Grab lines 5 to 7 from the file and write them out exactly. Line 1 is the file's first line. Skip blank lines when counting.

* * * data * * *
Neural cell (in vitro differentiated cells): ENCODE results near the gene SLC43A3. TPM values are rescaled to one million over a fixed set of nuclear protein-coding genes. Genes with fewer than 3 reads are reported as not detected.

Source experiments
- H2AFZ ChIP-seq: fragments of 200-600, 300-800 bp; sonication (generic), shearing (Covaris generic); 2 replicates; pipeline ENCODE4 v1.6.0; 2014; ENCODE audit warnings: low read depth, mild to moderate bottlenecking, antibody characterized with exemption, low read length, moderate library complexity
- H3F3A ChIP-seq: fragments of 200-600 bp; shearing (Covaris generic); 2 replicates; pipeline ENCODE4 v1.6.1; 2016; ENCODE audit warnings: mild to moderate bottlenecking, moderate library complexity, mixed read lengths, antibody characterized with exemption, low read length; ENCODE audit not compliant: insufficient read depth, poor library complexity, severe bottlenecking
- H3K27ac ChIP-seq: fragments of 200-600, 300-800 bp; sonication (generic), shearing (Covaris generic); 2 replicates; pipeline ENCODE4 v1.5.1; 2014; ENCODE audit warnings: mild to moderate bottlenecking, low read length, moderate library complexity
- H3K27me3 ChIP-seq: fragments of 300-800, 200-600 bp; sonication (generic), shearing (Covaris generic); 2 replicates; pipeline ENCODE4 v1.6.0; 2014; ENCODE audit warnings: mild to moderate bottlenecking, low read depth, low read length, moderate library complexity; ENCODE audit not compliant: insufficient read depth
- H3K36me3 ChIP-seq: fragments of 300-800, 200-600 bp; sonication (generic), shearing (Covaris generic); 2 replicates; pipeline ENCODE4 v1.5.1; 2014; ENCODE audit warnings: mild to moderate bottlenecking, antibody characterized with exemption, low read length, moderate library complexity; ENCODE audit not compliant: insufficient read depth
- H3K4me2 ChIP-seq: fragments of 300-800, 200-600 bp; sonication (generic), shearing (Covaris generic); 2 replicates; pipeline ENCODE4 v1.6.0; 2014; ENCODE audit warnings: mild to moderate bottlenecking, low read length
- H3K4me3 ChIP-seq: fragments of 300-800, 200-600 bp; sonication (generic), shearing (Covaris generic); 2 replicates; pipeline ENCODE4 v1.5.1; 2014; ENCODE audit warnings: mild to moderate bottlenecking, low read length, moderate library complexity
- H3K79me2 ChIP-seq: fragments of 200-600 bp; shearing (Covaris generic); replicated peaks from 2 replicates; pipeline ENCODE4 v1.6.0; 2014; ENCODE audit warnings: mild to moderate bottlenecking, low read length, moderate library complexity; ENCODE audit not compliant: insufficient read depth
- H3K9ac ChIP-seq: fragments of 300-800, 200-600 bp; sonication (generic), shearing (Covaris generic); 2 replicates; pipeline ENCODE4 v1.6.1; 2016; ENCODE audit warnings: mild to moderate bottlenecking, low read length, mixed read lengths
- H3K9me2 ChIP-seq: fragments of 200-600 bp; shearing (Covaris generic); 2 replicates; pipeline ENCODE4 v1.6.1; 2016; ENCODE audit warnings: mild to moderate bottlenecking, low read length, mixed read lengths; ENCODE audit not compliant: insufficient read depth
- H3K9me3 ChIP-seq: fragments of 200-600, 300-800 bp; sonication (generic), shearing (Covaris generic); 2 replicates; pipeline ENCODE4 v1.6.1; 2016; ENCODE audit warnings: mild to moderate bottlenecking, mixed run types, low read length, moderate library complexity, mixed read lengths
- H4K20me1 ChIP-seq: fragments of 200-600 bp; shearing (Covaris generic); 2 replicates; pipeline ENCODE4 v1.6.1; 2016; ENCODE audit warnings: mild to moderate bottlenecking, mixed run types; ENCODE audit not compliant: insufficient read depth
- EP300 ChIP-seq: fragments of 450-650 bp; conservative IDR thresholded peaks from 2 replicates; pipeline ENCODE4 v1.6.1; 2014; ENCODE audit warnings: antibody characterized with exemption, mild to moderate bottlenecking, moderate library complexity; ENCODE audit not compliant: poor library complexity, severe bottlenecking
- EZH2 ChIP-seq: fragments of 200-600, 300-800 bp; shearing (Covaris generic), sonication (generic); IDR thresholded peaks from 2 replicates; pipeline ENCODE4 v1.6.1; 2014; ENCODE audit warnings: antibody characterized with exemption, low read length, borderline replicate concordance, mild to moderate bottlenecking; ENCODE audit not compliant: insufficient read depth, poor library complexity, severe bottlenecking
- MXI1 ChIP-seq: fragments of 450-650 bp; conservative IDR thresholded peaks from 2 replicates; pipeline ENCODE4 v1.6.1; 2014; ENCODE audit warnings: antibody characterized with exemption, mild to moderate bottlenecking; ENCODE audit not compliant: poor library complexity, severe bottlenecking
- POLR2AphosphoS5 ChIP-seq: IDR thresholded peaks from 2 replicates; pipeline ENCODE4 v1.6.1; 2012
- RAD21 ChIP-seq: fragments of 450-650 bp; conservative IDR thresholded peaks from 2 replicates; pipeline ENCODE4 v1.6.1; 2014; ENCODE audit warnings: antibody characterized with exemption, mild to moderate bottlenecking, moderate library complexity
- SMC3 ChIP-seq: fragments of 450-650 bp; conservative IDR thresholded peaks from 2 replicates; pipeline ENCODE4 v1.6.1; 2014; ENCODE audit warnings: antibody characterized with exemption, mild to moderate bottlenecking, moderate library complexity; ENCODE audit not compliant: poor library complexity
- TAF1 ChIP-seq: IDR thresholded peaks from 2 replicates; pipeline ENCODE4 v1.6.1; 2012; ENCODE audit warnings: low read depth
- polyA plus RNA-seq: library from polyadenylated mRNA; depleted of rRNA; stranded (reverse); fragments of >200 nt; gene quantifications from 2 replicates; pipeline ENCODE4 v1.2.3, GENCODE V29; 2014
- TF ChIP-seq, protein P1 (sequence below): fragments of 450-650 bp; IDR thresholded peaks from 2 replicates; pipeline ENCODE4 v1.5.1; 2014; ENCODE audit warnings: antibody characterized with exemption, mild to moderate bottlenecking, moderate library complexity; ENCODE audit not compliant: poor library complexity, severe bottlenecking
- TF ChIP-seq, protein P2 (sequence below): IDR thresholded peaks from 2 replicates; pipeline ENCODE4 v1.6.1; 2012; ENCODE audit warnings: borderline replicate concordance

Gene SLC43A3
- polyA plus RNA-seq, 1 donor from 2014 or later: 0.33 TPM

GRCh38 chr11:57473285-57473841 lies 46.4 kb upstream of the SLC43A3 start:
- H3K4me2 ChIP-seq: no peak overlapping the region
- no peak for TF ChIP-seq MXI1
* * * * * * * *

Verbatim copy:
- H3K27ac ChIP-seq: fragments of 200-600, 300-800 bp; sonication (generic), shearing (Covaris generic); 2 replicates; pipeline ENCODE4 v1.5.1; 2014; ENCODE audit warnings: mild to moderate bottlenecking, low read length, moderate library complexity
- H3K27me3 ChIP-seq: fragments of 300-800, 200-600 bp; sonication (generic), shearing (Covaris generic); 2 replicates; pipeline ENCODE4 v1.6.0; 2014; ENCODE audit warnings: mild to moderate bottlenecking, low read depth, low read length, moderate library complexity; ENCODE audit not compliant: insufficient read depth
- H3K36me3 ChIP-seq: fragments of 300-800, 200-600 bp; sonication (generic), shearing (Covaris generic); 2 replicates; pipeline ENCODE4 v1.5.1; 2014; ENCODE audit warnings: mild to moderate bottlenecking, antibody characterized with exemption, low read length, moderate library complexity; ENCODE audit not compliant: insufficient read depth